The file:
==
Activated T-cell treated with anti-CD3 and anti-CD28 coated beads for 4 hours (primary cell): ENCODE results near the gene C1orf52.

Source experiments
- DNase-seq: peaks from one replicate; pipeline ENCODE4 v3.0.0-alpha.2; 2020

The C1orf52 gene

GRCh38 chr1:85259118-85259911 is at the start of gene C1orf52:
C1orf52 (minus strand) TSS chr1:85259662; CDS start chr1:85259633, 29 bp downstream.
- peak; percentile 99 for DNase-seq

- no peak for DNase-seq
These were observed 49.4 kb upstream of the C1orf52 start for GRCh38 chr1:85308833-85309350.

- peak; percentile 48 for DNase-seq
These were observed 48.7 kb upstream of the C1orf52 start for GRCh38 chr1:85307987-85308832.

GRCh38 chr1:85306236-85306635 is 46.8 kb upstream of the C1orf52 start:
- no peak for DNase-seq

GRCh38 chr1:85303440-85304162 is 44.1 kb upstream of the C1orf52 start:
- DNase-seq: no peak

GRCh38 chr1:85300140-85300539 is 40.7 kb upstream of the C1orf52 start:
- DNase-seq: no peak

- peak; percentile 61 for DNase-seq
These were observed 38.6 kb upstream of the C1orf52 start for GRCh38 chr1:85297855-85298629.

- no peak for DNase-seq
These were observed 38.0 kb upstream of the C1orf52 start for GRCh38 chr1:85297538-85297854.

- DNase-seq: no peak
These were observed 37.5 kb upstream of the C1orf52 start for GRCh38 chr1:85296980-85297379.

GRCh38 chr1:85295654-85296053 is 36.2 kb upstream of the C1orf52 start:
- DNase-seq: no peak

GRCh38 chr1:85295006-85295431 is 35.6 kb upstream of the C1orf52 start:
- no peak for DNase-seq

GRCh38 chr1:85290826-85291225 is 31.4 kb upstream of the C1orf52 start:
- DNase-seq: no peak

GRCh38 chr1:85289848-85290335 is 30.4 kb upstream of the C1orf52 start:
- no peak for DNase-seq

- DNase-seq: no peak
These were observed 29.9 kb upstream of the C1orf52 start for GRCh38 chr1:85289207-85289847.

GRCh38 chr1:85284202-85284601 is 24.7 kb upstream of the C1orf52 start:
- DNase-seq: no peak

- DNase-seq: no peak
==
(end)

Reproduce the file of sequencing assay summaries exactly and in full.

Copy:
Activated T-cell treated with anti-CD3 and anti-CD28 coated beads for 4 hours (primary cell): ENCODE results near the gene C1orf52.

Source experiments
- DNase-seq: peaks from one replicate; pipeline ENCODE4 v3.0.0-alpha.2; 2020

The C1orf52 gene

GRCh38 chr1:85259118-85259911 is at the start of gene C1orf52:
C1orf52 (minus strand) TSS chr1:85259662; CDS start chr1:85259633, 29 bp downstream.
- peak; percentile 99 for DNase-seq

- no peak for DNase-seq
These were observed 49.4 kb upstream of the C1orf52 start for GRCh38 chr1:85308833-85309350.

- peak; percentile 48 for DNase-seq
These were observed 48.7 kb upstream of the C1orf52 start for GRCh38 chr1:85307987-85308832.

GRCh38 chr1:85306236-85306635 is 46.8 kb upstream of the C1orf52 start:
- no peak for DNase-seq

GRCh38 chr1:85303440-85304162 is 44.1 kb upstream of the C1orf52 start:
- DNase-seq: no peak

GRCh38 chr1:85300140-85300539 is 40.7 kb upstream of the C1orf52 start:
- DNase-seq: no peak

- peak; percentile 61 for DNase-seq
These were observed 38.6 kb upstream of the C1orf52 start for GRCh38 chr1:85297855-85298629.

- no peak for DNase-seq
These were observed 38.0 kb upstream of the C1orf52 start for GRCh38 chr1:85297538-85297854.

- DNase-seq: no peak
These were observed 37.5 kb upstream of the C1orf52 start for GRCh38 chr1:85296980-85297379.

GRCh38 chr1:85295654-85296053 is 36.2 kb upstream of the C1orf52 start:
- DNase-seq: no peak

GRCh38 chr1:85295006-85295431 is 35.6 kb upstream of the C1orf52 start:
- no peak for DNase-seq

GRCh38 chr1:85290826-85291225 is 31.4 kb upstream of the C1orf52 start:
- DNase-seq: no peak

GRCh38 chr1:85289848-85290335 is 30.4 kb upstream of the C1orf52 start:
- no peak for DNase-seq

- DNase-seq: no peak
These were observed 29.9 kb upstream of the C1orf52 start for GRCh38 chr1:85289207-85289847.

GRCh38 chr1:85284202-85284601 is 24.7 kb upstream of the C1orf52 start:
- DNase-seq: no peak

- DNase-seq: no peak